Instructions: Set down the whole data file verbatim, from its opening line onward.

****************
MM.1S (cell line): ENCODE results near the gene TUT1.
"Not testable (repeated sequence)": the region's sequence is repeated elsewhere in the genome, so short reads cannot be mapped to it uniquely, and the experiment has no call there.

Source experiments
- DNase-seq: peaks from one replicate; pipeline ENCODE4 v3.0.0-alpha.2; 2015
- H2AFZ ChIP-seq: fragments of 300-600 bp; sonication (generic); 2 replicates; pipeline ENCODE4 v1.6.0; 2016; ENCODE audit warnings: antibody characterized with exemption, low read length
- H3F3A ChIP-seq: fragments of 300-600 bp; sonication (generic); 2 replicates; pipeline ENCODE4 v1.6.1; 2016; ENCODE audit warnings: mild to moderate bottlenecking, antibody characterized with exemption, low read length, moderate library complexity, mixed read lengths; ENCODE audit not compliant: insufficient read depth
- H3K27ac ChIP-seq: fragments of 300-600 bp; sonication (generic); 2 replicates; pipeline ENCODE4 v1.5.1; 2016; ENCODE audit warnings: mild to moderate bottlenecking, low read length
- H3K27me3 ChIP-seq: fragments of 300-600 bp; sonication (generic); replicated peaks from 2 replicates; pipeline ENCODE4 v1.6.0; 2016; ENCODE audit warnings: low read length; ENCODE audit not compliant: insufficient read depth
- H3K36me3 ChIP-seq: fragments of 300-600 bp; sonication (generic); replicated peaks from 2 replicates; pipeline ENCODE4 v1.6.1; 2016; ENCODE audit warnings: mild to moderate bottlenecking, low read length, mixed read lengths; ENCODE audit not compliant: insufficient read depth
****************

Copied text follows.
MM.1S (cell line): ENCODE results near the gene TUT1.
"Not testable (repeated sequence)": the region's sequence is repeated elsewhere in the genome, so short reads cannot be mapped to it uniquely, and the experiment has no call there.

Source experiments
- DNase-seq: peaks from one replicate; pipeline ENCODE4 v3.0.0-alpha.2; 2015
- H2AFZ ChIP-seq: fragments of 300-600 bp; sonication (generic); 2 replicates; pipeline ENCODE4 v1.6.0; 2016; ENCODE audit warnings: antibody characterized with exemption, low read length
- H3F3A ChIP-seq: fragments of 300-600 bp; sonication (generic); 2 replicates; pipeline ENCODE4 v1.6.1; 2016; ENCODE audit warnings: mild to moderate bottlenecking, antibody characterized with exemption, low read length, moderate library complexity, mixed read lengths; ENCODE audit not compliant: insufficient read depth
- H3K27ac ChIP-seq: fragments of 300-600 bp; sonication (generic); 2 replicates; pipeline ENCODE4 v1.5.1; 2016; ENCODE audit warnings: mild to moderate bottlenecking, low read length
- H3K27me3 ChIP-seq: fragments of 300-600 bp; sonication (generic); replicated peaks from 2 replicates; pipeline ENCODE4 v1.6.0; 2016; ENCODE audit warnings: low read length; ENCODE audit not compliant: insufficient read depth
- H3K36me3 ChIP-seq: fragments of 300-600 bp; sonication (generic); replicated peaks from 2 replicates; pipeline ENCODE4 v1.6.1; 2016; ENCODE audit warnings: mild to moderate bottlenecking, low read length, mixed read lengths; ENCODE audit not compliant: insufficient read depth